The relational model allows defining of various constraints on the values of the attribute types.

### 1. Domain constraints

Domain constraints state that the value of each attribute type A must be an atomic and single value from the domain dom(A).

**Example: **

COURSE(coursenr, coursename, study points)

Right: (10, Principles of Database Management, 6)

Wrong: (10, (Principles of Database Management, Database Modeling), 6). It specifies two values for the course name.

### 2. Key constraints

To specify the key and uniqueness constraints, it seems important to first explain the concept of a key. A relation is a set of tuples. All tuples must therefore be distinct. No two tuples can have the same combination of values for all their attribute types. A super key is defined as a subset of attribute types of a relation schema R with the property that no two tuples in any relation state should have the same combination of values for these attribute types. A super key specifies a uniqueness constraint in the sense that no distinct tuples in a stat can have the same value for the super key.

Every relation has at least one default superkey, the set of all its attribute types. A super key can have redundant attribute types. Ex: {StudentNr, StudentName, StudentBirthdate} is a superkey, but note that both StudentName and StudentBirthdate are redundant.

A key K of a relation scheme R is a super key of R with the additional property that removing any attribute type from K leaves a set of attribute types that is no super key of R. A key does not have redundant attribute types; hence it is also called a minimal super key. For a student relation, Student number is a key.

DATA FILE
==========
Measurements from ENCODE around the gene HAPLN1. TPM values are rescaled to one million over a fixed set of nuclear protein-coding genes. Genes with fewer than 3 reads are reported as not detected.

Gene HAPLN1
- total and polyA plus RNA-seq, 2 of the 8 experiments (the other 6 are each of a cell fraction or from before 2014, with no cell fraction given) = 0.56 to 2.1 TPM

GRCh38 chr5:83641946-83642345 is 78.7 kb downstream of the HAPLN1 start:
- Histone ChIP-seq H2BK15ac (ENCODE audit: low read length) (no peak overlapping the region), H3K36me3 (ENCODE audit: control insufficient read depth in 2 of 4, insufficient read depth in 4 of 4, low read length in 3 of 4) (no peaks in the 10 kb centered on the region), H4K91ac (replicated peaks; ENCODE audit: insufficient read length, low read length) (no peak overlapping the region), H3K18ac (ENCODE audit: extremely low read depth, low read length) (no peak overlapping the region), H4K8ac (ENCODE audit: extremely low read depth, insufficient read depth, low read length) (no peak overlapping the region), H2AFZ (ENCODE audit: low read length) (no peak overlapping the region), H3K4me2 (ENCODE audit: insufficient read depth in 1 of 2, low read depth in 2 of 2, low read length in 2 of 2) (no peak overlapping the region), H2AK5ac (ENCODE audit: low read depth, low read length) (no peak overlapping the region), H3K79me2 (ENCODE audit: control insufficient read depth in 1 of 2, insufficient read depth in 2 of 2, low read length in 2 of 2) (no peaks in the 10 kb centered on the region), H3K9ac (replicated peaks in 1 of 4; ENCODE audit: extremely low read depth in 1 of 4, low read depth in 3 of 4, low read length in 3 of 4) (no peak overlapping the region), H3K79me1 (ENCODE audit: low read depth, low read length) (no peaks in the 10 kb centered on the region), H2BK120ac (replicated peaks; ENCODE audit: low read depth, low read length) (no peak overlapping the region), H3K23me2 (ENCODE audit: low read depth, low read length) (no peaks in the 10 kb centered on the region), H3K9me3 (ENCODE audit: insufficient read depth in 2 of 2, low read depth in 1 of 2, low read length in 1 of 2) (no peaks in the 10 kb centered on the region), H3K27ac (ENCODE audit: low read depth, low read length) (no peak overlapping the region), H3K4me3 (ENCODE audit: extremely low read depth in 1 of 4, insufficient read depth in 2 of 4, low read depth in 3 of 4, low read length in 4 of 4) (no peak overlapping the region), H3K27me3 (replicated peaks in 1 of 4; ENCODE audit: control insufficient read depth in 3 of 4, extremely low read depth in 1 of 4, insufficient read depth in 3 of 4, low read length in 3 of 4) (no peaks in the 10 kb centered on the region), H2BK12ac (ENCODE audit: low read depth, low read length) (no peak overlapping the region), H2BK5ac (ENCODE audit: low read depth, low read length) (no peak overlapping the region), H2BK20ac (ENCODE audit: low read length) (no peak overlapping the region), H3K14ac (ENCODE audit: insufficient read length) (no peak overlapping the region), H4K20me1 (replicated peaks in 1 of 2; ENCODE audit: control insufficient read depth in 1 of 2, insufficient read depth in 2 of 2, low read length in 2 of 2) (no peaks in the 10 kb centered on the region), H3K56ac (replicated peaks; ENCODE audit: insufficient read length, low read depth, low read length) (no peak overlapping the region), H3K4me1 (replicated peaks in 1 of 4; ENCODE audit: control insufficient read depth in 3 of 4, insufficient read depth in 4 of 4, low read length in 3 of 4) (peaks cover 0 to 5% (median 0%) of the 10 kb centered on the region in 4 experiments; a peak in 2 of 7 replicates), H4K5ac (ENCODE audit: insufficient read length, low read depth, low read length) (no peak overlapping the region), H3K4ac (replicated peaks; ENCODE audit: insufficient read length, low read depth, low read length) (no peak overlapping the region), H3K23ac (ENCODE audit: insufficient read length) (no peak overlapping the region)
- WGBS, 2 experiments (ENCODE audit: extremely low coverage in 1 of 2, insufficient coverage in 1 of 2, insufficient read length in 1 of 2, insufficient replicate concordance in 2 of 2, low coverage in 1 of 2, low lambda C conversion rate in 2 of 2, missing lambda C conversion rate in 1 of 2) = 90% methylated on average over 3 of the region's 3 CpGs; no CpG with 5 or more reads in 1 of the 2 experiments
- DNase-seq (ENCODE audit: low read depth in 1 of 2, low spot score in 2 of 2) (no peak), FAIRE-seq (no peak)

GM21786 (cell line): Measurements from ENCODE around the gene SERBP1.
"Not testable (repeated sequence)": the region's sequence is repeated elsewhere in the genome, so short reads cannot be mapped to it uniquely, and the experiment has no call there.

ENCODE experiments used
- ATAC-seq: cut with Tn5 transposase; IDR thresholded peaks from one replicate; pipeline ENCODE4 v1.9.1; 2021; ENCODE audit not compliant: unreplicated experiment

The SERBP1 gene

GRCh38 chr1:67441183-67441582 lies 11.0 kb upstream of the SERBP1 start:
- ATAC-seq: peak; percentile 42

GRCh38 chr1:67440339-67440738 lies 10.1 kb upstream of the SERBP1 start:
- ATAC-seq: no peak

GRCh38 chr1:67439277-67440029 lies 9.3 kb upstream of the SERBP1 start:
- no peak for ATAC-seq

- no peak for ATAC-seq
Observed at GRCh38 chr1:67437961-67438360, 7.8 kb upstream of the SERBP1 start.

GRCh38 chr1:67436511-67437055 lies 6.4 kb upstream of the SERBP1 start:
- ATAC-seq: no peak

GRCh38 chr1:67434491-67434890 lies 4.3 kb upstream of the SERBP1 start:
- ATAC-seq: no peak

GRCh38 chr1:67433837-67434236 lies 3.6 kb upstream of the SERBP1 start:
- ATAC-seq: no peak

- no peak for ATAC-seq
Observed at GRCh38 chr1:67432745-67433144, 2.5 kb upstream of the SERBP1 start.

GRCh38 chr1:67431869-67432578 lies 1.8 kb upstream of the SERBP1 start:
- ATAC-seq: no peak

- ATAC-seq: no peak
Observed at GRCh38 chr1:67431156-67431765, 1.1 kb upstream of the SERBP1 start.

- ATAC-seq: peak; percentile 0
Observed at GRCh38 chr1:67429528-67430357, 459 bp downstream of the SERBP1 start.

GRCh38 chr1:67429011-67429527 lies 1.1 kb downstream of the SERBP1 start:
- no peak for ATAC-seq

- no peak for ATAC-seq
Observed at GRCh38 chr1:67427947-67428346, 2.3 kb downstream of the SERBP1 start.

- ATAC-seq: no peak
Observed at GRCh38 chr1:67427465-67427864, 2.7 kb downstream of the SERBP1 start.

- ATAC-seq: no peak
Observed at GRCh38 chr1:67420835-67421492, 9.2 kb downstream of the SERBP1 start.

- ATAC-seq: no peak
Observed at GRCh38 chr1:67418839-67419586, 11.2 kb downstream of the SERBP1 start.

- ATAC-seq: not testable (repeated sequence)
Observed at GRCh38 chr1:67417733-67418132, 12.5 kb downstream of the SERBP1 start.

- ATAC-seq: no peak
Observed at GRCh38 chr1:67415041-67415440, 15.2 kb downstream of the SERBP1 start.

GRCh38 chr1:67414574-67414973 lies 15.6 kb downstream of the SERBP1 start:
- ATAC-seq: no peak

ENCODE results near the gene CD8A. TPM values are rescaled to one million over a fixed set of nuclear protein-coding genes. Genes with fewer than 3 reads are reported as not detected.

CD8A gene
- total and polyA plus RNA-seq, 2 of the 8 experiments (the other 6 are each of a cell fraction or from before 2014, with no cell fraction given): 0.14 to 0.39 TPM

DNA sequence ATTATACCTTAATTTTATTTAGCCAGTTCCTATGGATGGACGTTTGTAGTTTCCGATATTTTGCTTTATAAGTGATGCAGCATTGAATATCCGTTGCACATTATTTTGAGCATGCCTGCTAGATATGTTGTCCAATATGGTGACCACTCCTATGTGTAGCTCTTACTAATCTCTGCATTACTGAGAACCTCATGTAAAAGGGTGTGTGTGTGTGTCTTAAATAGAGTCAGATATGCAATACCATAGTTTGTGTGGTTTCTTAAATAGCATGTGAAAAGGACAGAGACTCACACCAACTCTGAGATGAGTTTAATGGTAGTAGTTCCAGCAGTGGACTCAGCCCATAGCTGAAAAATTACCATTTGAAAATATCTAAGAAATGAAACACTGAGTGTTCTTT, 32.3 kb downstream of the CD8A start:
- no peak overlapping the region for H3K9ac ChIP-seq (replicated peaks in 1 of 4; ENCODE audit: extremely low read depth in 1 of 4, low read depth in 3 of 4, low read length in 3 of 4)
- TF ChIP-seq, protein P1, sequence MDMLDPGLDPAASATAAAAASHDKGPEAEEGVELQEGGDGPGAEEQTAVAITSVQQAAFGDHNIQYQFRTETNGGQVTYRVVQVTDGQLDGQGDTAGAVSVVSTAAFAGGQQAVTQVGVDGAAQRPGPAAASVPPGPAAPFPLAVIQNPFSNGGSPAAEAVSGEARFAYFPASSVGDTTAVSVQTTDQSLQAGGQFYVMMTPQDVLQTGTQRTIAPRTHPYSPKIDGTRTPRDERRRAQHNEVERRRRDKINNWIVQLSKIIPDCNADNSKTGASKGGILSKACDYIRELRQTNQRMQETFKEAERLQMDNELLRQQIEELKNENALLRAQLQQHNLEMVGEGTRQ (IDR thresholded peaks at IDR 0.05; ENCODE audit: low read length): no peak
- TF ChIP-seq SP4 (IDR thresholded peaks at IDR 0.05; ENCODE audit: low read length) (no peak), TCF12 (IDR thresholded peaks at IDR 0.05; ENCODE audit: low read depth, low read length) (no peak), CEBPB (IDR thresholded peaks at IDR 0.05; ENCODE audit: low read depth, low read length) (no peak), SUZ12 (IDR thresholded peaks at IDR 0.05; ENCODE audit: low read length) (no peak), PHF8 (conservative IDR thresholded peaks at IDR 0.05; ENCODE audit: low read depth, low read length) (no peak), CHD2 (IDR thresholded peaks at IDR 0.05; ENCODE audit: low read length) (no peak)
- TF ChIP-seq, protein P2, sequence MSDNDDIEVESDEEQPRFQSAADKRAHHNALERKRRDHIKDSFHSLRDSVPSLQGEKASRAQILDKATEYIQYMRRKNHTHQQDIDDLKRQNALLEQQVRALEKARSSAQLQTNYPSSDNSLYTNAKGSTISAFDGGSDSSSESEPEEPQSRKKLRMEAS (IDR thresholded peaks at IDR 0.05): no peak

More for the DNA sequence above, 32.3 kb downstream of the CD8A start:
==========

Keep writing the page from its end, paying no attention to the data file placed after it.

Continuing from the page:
In general, a relation scheme may have more than one key. For instance, for a product relation, a product can have a unique product number and unique product name. Each of these keys is called a candidate key. One of them is designated as the primary key of the relation. This primary key will be used to identify tuples in the relation and establish connections in other relations. It can also be used for storage purposes and define indexes in the physical scheme. The other candidate keys are then referred to as candidate keys.

### 3. Entity integrity

The attribute types that make up the primary key must always satisfy the NOT NULL constraint. Otherwise it would not be possible to identify some tuples. This is the entity integrity constraint. A NOT NULL constraint can also be defined for other attribute types such as the alternative keys.

A relational database schema S is a set of relation schemas {R1, R2, R3, …, Rm} and a set of integrity constraints IC.

A relational database state DB of S is a set of relation states {r1, r2, r3, …, rm} such that each ri is a state of Ri and such that the relation states satisfy the integrity constraints specified in IC.

The DBMS will have to take care that the integrity constraints are always checked and the violations reported if the database state is updated.

### 4. Referential integrity constraints

Similar to relationship types in the EER model, also relations in the relational model can be connected. These connections are established thanks to a foreign key. A set of attribute types FK in a relation schema R1 is a foreign key of R1 if two conditions are satisfied.

The attribute types in FK have the same domains as the primary key attribute types PK of a relation R2;

A value FK in a tuple t1 of the current state r1 either occurs as a value of PK for some tuple t2 in the current state r2 or is NULL.

The conditions for a foreign key specify a referential integrity constraint between two relation schemas R1 and R2.

### 5. Semantic integrity constraints

The relational model has its shortcomings. These are more general constraints, which cannot be enforced in the standard relation mode. Extensions have been developed to the relational model to enforce some of these constraints e.g. stored procedures or triggers.